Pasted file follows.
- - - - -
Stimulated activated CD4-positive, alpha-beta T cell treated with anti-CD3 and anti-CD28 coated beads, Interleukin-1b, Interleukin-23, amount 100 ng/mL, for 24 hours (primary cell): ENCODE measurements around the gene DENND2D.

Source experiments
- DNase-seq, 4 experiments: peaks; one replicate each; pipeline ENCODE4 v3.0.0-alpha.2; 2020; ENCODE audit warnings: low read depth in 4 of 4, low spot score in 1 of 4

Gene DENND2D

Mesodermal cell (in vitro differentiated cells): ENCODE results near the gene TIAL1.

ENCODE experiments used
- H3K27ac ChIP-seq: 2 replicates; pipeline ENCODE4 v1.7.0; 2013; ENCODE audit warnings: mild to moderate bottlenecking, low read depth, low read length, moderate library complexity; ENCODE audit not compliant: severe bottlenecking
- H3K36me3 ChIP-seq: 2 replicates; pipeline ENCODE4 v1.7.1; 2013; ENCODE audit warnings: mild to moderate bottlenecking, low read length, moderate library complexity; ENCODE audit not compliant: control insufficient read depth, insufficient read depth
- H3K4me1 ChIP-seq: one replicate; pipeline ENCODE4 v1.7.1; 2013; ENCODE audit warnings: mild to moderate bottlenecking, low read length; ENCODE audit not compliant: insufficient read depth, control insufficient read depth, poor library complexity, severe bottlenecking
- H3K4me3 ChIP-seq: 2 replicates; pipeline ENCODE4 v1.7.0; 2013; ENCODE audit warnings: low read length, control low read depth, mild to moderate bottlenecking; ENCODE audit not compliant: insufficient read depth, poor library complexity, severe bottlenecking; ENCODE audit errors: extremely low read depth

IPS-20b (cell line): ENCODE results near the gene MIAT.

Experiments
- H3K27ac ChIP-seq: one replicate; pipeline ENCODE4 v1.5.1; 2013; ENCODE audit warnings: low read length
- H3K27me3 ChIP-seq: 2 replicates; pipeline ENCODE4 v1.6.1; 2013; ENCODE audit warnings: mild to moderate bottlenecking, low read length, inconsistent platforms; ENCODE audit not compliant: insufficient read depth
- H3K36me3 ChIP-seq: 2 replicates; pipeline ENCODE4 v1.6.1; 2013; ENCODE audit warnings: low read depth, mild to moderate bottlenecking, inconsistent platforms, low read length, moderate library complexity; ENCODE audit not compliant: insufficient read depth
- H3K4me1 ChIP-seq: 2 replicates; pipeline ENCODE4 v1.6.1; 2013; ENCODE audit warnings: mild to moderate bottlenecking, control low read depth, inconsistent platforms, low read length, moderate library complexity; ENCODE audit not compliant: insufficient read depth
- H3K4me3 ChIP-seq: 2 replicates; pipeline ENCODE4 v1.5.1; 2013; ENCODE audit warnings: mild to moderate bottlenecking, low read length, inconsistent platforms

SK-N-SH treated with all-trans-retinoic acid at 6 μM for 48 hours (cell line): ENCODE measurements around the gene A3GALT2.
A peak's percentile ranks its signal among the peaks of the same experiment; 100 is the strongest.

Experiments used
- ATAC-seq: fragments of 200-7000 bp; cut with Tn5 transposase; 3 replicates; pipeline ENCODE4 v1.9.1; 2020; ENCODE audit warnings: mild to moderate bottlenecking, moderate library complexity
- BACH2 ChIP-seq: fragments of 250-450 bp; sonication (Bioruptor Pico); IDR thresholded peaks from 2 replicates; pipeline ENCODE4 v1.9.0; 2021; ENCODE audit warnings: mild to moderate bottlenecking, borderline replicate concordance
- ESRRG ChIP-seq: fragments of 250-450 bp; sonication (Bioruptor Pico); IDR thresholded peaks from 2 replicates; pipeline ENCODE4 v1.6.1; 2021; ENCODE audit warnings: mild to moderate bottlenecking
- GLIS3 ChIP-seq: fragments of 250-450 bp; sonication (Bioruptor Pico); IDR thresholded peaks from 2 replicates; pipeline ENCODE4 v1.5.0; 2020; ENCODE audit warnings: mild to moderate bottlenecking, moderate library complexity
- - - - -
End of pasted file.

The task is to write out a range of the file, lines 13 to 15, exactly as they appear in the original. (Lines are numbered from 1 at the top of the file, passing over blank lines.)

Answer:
- H3K27ac ChIP-seq: one replicate; pipeline ENCODE4 v1.5.1; 2013; ENCODE audit warnings: low read length
- H3K27me3 ChIP-seq: 2 replicates; pipeline ENCODE4 v1.6.1; 2013; ENCODE audit warnings: mild to moderate bottlenecking, low read length, inconsistent platforms; ENCODE audit not compliant: insufficient read depth
- H3K36me3 ChIP-seq: 2 replicates; pipeline ENCODE4 v1.6.1; 2013; ENCODE audit warnings: low read depth, mild to moderate bottlenecking, inconsistent platforms, low read length, moderate library complexity; ENCODE audit not compliant: insufficient read depth